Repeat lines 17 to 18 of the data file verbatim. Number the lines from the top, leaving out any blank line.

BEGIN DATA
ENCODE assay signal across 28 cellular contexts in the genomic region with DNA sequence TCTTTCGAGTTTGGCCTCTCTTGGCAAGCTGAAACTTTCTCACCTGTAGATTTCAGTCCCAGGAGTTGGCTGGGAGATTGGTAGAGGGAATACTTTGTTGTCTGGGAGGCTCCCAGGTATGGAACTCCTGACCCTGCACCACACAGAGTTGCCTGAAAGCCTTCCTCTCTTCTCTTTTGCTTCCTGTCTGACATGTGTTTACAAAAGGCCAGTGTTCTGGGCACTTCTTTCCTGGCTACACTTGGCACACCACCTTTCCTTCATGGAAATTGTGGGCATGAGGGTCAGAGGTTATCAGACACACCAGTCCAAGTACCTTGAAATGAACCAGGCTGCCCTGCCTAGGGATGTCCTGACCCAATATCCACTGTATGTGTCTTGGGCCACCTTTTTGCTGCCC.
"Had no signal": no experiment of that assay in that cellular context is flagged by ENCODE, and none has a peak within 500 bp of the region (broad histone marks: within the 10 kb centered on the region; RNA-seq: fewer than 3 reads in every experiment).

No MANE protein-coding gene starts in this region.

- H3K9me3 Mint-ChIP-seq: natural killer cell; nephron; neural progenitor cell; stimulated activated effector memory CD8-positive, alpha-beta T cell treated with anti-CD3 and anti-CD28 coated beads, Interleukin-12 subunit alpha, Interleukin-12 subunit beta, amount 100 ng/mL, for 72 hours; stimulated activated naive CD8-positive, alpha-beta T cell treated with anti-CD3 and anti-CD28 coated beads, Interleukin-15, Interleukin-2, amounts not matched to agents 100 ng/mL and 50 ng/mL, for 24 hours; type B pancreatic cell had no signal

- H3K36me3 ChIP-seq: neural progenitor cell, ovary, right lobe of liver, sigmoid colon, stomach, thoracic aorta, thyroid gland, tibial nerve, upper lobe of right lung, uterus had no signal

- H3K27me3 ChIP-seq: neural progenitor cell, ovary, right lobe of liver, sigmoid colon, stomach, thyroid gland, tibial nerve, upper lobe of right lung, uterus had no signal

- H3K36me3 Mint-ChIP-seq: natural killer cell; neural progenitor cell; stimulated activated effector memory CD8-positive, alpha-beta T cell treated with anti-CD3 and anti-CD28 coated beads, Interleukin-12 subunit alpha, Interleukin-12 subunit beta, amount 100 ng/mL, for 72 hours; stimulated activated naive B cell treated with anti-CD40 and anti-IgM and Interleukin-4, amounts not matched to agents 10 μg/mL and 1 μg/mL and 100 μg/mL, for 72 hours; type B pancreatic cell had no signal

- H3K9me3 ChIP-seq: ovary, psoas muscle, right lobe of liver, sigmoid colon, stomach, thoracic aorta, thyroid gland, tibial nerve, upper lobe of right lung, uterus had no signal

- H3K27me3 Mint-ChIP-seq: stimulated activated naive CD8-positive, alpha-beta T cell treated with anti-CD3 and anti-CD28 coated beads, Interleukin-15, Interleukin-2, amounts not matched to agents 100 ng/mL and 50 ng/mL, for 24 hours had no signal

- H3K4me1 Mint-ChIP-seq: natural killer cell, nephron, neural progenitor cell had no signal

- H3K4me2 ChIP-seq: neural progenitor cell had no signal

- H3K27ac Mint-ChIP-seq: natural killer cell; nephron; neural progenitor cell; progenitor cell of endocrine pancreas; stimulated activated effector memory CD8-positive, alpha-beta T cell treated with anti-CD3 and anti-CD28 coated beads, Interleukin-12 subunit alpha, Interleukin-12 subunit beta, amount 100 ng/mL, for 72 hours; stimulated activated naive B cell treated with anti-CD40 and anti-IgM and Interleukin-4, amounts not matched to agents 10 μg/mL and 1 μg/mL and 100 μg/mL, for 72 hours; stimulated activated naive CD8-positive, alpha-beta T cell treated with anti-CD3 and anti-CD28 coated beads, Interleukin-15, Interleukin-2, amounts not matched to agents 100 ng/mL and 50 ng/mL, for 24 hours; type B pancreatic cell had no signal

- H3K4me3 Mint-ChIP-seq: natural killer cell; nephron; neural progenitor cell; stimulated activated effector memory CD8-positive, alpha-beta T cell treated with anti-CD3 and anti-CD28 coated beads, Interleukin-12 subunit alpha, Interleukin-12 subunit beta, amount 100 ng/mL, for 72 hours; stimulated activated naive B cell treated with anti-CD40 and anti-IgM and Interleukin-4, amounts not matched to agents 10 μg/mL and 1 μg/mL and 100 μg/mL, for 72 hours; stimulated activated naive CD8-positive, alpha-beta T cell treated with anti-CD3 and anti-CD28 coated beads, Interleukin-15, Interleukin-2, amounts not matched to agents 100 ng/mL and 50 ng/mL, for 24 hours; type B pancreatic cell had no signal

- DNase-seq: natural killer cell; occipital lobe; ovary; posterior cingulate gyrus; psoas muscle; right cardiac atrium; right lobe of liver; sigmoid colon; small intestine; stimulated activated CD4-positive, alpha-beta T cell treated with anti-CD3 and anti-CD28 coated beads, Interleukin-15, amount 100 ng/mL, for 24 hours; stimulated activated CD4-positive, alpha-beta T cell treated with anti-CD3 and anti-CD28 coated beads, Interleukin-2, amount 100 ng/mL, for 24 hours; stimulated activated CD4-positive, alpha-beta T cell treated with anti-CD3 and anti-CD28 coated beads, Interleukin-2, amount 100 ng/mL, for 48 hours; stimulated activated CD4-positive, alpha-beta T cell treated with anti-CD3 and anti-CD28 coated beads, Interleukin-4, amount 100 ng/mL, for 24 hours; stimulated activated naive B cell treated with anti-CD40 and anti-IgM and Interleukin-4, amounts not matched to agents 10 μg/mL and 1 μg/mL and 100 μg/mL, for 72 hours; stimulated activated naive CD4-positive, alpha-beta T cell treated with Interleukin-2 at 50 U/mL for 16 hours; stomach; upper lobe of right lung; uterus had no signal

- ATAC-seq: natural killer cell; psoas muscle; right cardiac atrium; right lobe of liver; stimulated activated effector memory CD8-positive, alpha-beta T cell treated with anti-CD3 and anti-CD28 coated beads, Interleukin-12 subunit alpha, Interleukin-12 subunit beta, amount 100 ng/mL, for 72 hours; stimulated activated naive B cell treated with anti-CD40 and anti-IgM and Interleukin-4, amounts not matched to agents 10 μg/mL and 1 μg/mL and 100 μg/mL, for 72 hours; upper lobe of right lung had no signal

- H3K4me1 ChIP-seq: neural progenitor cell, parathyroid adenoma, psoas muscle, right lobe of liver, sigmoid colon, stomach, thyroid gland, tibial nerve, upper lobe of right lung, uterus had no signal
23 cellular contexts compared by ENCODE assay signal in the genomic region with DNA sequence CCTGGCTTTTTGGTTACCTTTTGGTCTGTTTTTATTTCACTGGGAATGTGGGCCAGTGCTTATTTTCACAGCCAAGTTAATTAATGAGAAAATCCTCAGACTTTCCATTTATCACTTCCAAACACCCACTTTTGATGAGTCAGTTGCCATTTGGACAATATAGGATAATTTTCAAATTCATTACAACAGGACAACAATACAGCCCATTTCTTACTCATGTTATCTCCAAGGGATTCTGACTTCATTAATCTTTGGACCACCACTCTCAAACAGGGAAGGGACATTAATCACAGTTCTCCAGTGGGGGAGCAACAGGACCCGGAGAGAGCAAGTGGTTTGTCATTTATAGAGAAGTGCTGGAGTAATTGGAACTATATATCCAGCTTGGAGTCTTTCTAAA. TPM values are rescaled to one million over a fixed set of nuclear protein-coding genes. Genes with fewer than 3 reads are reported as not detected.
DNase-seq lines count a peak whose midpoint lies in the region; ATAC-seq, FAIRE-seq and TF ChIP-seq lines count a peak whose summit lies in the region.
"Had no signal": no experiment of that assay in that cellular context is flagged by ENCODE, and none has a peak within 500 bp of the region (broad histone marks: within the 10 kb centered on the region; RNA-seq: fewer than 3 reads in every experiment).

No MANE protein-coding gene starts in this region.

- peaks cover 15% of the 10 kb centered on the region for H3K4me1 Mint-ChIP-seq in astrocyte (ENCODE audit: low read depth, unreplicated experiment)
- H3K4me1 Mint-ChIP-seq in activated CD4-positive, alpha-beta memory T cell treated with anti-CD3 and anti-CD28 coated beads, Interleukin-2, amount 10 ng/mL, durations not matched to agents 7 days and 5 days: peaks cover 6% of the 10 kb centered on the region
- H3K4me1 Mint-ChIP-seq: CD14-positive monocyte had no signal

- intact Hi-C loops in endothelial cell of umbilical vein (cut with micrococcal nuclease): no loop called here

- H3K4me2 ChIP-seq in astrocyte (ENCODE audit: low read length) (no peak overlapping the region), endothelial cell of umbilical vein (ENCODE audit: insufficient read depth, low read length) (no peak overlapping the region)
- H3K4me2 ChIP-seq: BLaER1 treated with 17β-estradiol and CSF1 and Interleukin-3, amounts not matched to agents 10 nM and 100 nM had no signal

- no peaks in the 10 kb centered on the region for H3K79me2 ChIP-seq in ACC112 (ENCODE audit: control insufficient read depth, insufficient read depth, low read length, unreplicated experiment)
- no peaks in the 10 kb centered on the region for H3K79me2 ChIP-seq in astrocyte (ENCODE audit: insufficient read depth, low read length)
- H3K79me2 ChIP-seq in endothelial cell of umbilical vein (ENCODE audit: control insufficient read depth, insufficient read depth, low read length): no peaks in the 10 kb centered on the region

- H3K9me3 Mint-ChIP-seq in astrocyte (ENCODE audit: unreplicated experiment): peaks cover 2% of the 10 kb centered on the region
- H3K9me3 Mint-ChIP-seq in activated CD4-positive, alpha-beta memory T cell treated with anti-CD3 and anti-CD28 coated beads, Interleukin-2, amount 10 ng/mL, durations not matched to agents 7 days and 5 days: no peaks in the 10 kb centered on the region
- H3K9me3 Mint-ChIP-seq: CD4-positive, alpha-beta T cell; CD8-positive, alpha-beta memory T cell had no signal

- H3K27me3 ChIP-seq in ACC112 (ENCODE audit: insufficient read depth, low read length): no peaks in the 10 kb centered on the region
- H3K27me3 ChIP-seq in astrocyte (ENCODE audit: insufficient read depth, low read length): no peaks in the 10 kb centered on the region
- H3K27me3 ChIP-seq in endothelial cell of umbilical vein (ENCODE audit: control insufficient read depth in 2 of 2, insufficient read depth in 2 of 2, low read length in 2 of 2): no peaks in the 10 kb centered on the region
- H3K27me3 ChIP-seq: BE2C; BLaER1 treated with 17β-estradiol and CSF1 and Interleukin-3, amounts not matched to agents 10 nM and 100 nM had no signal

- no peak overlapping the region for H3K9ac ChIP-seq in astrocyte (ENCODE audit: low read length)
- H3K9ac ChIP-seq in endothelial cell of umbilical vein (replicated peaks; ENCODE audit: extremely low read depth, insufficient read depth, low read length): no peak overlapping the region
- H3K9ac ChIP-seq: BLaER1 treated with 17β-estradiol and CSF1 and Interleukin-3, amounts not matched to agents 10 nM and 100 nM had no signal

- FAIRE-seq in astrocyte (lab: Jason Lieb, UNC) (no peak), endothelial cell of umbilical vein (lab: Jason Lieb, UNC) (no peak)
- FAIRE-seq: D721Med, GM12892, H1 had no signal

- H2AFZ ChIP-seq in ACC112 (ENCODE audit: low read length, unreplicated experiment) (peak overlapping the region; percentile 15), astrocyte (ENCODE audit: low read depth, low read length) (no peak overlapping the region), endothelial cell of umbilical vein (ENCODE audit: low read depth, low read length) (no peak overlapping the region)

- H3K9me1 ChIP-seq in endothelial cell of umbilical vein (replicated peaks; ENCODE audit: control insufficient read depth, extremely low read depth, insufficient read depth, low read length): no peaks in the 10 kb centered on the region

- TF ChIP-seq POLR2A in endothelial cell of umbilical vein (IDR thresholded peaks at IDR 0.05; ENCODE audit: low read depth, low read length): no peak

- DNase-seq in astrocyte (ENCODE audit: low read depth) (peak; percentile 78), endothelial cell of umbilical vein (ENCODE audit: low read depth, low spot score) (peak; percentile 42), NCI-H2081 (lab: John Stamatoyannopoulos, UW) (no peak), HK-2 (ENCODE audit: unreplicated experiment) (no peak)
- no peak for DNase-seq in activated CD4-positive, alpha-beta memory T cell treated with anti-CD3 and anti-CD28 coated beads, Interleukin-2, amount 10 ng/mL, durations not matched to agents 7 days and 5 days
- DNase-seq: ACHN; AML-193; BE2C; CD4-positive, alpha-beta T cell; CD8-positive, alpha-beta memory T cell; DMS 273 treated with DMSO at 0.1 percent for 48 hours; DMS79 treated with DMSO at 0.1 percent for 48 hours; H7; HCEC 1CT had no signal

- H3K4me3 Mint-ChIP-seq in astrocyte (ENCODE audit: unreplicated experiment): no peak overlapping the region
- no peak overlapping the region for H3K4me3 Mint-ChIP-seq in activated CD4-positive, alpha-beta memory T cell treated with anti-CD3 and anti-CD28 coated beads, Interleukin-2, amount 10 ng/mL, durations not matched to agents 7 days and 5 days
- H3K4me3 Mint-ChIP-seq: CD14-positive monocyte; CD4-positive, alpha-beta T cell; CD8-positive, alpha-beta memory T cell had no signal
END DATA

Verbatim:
23 cellular contexts compared by ENCODE assay signal in the genomic region with DNA sequence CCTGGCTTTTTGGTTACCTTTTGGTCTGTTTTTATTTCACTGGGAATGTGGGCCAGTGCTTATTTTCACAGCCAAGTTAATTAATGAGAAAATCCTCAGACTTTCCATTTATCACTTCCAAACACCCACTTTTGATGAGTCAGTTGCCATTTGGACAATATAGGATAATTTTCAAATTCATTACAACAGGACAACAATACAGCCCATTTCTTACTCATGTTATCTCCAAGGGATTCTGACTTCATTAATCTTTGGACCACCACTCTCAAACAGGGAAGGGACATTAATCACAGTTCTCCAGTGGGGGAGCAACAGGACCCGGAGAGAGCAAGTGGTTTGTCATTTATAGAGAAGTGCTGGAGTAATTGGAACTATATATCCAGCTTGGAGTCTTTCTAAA. TPM values are rescaled to one million over a fixed set of nuclear protein-coding genes. Genes with fewer than 3 reads are reported as not detected.
DNase-seq lines count a peak whose midpoint lies in the region; ATAC-seq, FAIRE-seq and TF ChIP-seq lines count a peak whose summit lies in the region.